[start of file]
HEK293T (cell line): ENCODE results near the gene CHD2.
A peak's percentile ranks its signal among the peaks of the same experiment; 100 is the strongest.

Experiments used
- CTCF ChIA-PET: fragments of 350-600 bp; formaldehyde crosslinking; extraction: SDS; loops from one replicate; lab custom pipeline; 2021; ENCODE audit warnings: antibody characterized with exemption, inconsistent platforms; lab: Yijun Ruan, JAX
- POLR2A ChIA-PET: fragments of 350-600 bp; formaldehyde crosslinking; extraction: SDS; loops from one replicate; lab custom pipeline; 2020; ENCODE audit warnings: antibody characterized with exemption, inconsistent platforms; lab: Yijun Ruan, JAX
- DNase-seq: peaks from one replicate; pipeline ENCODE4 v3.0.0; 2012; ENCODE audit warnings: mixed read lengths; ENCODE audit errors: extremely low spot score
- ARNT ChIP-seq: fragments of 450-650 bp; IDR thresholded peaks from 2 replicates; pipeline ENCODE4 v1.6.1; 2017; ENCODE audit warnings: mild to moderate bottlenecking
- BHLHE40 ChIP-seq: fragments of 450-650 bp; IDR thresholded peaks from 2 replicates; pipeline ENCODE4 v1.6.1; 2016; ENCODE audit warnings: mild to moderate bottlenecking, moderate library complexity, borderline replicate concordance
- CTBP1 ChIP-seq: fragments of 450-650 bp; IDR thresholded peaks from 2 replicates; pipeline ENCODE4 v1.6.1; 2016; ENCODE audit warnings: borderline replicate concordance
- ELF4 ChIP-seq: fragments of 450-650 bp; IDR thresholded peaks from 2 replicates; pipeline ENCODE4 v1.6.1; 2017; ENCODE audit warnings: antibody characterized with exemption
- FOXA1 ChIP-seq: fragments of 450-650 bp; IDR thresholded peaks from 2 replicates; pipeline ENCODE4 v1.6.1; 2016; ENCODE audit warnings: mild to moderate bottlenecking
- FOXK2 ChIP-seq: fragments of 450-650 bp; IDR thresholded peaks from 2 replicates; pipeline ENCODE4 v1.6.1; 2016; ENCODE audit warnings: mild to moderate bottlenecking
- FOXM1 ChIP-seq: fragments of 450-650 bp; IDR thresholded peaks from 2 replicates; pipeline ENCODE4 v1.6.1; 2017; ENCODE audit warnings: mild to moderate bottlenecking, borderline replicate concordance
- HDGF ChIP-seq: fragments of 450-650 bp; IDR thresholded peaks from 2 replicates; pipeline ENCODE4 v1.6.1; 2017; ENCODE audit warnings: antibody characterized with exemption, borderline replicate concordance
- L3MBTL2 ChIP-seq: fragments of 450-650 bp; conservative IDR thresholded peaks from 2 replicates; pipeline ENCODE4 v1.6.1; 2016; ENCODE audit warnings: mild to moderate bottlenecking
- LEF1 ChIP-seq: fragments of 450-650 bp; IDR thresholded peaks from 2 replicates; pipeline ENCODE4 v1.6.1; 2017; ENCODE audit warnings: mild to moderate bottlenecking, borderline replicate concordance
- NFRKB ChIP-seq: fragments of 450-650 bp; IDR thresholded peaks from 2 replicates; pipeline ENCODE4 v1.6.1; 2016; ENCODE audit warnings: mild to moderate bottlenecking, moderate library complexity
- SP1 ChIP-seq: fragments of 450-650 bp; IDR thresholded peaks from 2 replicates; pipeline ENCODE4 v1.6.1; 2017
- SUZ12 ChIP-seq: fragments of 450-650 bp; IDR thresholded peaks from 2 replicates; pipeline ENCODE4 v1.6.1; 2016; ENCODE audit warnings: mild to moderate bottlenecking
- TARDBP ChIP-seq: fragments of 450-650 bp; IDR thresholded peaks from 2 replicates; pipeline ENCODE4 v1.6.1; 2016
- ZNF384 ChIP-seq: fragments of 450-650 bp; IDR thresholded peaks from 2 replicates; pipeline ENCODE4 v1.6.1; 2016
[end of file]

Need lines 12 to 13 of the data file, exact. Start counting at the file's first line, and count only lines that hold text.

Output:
- FOXK2 ChIP-seq: fragments of 450-650 bp; IDR thresholded peaks from 2 replicates; pipeline ENCODE4 v1.6.1; 2016; ENCODE audit warnings: mild to moderate bottlenecking
- FOXM1 ChIP-seq: fragments of 450-650 bp; IDR thresholded peaks from 2 replicates; pipeline ENCODE4 v1.6.1; 2017; ENCODE audit warnings: mild to moderate bottlenecking, borderline replicate concordance